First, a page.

What happened

Shares of Intelsat (INTE.Q) climbed 16.4% in July, according to data from S&P Global Market Intelligence, partially recouping steep losses earlier this year ahead of both the satellite communications company's second-quarter report (late in the month) and a subsequent satellite launch earlier this week.

On the former, Intelsat's quarterly revenue declined 5% year over year to $509.4 million -- above consensus estimates for revenue closer to $503 million -- translating to a whopping GAAP net loss of $529.7 million, or $3.76 per share. That said, this loss largely reflected a $381.6 million asset impairment charge recognized during the quarter, as an anomaly in early April resulted in the total loss of its in-period Intelsat 29e satellite. Excluding this usual item, Intelsat's net loss would have been closer to $1.05 per share, below estimates for a per-share loss of roughly $0.83.

Stock market charts indicating gains with bars and arrows.


So what

Intelsat CEO Stephen Spengler lauded progress on the company's "operational priorities," notably including expanding its managed services platforms, as well as signing new business on on its wireless-centric Horizons 3e high-throughput satellite and its government-centric Intelsat 38 satellite.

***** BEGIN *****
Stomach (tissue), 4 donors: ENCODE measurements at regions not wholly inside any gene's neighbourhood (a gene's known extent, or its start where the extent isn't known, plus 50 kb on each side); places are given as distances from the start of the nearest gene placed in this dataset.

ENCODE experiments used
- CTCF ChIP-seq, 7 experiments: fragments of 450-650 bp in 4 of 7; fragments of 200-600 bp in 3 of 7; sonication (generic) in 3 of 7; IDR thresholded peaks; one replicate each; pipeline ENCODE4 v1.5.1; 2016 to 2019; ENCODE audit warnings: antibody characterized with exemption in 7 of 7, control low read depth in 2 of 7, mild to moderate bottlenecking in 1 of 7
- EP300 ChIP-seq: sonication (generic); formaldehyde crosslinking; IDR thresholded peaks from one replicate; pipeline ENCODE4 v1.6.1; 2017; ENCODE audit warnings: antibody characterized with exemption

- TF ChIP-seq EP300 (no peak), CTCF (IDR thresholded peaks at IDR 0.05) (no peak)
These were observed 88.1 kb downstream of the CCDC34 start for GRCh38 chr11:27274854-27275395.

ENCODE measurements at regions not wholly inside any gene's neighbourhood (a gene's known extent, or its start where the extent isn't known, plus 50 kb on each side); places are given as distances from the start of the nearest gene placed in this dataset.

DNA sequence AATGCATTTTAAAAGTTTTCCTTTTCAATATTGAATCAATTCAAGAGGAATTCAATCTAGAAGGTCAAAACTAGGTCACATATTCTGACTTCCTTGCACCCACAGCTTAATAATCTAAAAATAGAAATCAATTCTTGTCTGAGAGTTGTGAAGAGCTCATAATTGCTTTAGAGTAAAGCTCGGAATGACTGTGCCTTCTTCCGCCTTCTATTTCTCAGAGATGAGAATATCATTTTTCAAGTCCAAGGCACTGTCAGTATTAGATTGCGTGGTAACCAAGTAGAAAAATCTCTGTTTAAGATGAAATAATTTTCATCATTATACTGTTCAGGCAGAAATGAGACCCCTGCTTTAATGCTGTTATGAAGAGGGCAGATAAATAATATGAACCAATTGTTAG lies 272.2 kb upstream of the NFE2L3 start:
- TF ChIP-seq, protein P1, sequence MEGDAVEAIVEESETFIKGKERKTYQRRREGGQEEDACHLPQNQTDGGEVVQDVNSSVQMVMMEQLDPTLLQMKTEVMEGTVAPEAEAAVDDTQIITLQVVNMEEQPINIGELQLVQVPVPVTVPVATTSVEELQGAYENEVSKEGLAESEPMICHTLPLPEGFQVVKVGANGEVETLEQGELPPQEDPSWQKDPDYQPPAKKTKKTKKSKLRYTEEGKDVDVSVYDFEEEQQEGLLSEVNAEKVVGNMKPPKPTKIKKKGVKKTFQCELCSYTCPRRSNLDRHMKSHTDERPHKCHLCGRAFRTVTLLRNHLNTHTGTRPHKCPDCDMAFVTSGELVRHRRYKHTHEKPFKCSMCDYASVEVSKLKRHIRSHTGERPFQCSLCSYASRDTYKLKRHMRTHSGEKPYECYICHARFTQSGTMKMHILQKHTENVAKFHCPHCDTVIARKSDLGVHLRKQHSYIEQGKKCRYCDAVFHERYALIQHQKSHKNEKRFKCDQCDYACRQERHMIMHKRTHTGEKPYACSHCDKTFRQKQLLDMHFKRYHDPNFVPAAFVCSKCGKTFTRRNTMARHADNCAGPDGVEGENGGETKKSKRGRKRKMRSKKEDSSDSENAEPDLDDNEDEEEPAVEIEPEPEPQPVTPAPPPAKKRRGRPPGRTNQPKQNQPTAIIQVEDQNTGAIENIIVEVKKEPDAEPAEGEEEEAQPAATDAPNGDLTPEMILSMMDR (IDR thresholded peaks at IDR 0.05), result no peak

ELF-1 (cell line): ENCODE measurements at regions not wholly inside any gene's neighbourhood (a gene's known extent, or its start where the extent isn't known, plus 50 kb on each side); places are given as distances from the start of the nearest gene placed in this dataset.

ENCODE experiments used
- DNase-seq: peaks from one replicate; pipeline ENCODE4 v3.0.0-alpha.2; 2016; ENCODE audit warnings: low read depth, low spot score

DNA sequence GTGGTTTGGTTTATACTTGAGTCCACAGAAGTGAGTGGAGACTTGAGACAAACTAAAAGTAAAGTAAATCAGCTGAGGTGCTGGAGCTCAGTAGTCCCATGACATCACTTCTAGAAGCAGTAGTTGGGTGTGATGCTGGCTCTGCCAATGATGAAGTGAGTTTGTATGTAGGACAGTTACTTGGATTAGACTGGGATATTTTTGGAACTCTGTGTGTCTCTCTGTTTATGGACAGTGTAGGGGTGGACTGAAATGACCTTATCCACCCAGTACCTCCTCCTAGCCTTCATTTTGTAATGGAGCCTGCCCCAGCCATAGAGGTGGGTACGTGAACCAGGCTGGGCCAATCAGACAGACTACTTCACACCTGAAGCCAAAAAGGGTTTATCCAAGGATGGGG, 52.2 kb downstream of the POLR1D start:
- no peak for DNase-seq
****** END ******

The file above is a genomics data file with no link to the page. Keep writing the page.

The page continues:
Perhaps more encouraging, Spenger added that the company has recently "significantly increased" details available to the public of its C-band Alliance proposal to the Federal Communications Commission, through which it hopes to monetize its C-band spectrum assets to "support U.S. leadership in 5G while also protecting essential television, radio and data services currently using" the spectrum.

Now what

On a more recent positive note, on Tuesday Intelsat followed by announcing the successful launch of Intelsat 39, a satellite to provide video distribution and connectivity services for everyone from mobile network operators to government entities and maritime service providers in Africa, Asia, Europe, and the Middle East. 

"Intelsat 39 adds to the breadth of services and vast geographic reach that our global network provides," Spangler stated. "Businesses and communities across three continents will have greater access to robust, reliable and resilient connectivity services whenever and wherever they need it." 

Of course, the stock hardly budged on the announcement considering Intelsat investors largely expected the new satellite launch to go off without a hitch. But as the company continues pushing forward with its operational goals, and makes steady progress toward the eventual monetization of its C-band spectrum assets, it was no surprise to see Intelsat stock bouncing last month.